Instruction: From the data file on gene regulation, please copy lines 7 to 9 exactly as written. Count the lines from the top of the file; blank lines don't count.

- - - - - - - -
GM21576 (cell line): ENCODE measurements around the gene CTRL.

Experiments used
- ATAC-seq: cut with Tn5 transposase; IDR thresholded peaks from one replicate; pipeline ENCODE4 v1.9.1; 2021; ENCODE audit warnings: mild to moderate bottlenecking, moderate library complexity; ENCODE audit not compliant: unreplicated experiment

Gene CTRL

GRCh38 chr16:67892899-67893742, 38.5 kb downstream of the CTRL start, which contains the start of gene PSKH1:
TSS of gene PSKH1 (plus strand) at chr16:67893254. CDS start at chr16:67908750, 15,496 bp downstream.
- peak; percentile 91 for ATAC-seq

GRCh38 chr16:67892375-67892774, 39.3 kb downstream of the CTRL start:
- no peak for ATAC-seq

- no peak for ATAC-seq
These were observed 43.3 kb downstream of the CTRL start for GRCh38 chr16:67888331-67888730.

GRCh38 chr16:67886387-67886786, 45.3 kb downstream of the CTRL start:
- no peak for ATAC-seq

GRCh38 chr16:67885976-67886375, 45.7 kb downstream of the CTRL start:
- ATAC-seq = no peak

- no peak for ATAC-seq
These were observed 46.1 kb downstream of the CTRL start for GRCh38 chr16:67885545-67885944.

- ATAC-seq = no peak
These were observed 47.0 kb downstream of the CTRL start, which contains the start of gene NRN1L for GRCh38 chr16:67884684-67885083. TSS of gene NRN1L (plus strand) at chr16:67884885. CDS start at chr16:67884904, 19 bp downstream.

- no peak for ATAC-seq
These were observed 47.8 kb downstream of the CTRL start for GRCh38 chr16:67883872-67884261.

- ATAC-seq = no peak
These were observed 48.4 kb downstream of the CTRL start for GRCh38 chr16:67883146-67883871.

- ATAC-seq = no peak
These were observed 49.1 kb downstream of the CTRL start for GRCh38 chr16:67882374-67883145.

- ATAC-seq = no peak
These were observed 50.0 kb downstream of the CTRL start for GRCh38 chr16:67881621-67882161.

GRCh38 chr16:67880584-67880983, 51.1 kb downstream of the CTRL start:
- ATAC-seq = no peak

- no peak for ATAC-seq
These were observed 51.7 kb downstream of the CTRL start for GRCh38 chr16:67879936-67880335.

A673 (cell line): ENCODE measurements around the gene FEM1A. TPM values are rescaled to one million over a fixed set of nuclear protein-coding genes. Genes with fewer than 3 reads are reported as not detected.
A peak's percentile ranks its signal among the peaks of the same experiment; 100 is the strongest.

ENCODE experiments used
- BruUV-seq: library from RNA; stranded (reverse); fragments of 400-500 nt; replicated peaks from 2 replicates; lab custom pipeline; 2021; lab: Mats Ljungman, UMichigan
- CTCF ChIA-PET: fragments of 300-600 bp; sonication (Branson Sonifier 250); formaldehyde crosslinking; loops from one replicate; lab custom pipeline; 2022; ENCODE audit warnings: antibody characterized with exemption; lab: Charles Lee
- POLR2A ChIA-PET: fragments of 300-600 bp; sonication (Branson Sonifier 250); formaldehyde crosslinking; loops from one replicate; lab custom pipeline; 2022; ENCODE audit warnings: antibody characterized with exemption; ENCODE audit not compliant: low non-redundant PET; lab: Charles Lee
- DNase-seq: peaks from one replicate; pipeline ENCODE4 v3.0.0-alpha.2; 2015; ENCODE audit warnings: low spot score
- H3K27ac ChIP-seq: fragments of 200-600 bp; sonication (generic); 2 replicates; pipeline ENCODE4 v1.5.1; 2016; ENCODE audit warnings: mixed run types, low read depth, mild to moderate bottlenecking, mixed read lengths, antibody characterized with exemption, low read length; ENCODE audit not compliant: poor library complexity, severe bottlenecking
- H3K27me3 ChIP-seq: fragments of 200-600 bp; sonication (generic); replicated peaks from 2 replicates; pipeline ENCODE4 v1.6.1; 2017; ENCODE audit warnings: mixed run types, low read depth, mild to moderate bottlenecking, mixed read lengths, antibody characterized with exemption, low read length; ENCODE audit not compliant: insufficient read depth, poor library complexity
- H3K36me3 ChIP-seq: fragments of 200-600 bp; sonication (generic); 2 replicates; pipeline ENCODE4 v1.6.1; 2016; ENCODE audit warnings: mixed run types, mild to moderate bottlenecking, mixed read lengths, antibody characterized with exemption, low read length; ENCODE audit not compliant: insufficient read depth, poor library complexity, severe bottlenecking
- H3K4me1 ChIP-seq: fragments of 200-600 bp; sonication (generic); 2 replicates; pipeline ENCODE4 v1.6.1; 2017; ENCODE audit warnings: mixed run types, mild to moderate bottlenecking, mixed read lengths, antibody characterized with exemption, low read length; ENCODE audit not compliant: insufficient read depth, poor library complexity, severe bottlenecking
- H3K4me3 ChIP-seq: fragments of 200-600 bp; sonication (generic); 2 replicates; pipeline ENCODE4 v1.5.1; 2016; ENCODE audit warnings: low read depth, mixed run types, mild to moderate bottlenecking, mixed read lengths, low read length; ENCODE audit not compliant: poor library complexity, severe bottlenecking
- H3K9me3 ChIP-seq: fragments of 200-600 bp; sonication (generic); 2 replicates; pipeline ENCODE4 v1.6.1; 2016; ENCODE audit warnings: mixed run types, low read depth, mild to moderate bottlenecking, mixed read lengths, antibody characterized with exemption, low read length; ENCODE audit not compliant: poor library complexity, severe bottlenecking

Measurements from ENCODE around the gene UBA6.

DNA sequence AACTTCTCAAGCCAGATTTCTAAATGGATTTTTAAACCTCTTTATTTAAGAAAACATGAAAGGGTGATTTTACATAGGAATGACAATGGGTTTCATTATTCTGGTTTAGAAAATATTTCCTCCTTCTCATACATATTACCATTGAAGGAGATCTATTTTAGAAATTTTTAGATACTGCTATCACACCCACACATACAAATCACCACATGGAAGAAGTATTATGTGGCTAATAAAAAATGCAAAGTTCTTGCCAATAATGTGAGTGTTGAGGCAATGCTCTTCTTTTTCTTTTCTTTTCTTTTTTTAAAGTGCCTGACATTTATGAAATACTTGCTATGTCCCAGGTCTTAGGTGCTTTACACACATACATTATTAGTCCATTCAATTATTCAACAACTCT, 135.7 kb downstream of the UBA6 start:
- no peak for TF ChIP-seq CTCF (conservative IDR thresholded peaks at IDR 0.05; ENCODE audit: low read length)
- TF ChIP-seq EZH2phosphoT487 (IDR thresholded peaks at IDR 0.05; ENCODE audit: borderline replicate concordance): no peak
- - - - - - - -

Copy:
- peak; percentile 91 for ATAC-seq

GRCh38 chr16:67892375-67892774, 39.3 kb downstream of the CTRL start:
- no peak for ATAC-seq